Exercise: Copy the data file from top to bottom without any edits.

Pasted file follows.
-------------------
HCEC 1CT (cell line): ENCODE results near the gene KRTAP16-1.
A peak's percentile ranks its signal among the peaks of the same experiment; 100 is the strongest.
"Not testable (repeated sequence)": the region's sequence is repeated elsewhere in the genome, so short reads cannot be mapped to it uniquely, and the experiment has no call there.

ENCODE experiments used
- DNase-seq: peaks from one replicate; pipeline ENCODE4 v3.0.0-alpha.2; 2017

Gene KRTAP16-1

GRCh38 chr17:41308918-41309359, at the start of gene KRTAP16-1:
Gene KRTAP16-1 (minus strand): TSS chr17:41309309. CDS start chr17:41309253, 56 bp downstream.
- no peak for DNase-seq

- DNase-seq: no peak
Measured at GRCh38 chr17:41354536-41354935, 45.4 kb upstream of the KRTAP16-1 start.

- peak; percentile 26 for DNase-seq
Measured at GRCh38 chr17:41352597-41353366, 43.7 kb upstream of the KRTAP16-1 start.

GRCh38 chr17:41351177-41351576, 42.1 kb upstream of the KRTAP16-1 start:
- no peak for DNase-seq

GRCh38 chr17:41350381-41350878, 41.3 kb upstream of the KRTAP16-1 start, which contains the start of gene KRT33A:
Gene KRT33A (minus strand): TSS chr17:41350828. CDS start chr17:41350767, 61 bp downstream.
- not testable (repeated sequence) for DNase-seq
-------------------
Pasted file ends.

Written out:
HCEC 1CT (cell line): ENCODE results near the gene KRTAP16-1.
A peak's percentile ranks its signal among the peaks of the same experiment; 100 is the strongest.
"Not testable (repeated sequence)": the region's sequence is repeated elsewhere in the genome, so short reads cannot be mapped to it uniquely, and the experiment has no call there.

ENCODE experiments used
- DNase-seq: peaks from one replicate; pipeline ENCODE4 v3.0.0-alpha.2; 2017

Gene KRTAP16-1

GRCh38 chr17:41308918-41309359, at the start of gene KRTAP16-1:
Gene KRTAP16-1 (minus strand): TSS chr17:41309309. CDS start chr17:41309253, 56 bp downstream.
- no peak for DNase-seq

- DNase-seq: no peak
Measured at GRCh38 chr17:41354536-41354935, 45.4 kb upstream of the KRTAP16-1 start.

- peak; percentile 26 for DNase-seq
Measured at GRCh38 chr17:41352597-41353366, 43.7 kb upstream of the KRTAP16-1 start.

GRCh38 chr17:41351177-41351576, 42.1 kb upstream of the KRTAP16-1 start:
- no peak for DNase-seq

GRCh38 chr17:41350381-41350878, 41.3 kb upstream of the KRTAP16-1 start, which contains the start of gene KRT33A:
Gene KRT33A (minus strand): TSS chr17:41350828. CDS start chr17:41350767, 61 bp downstream.
- not testable (repeated sequence) for DNase-seq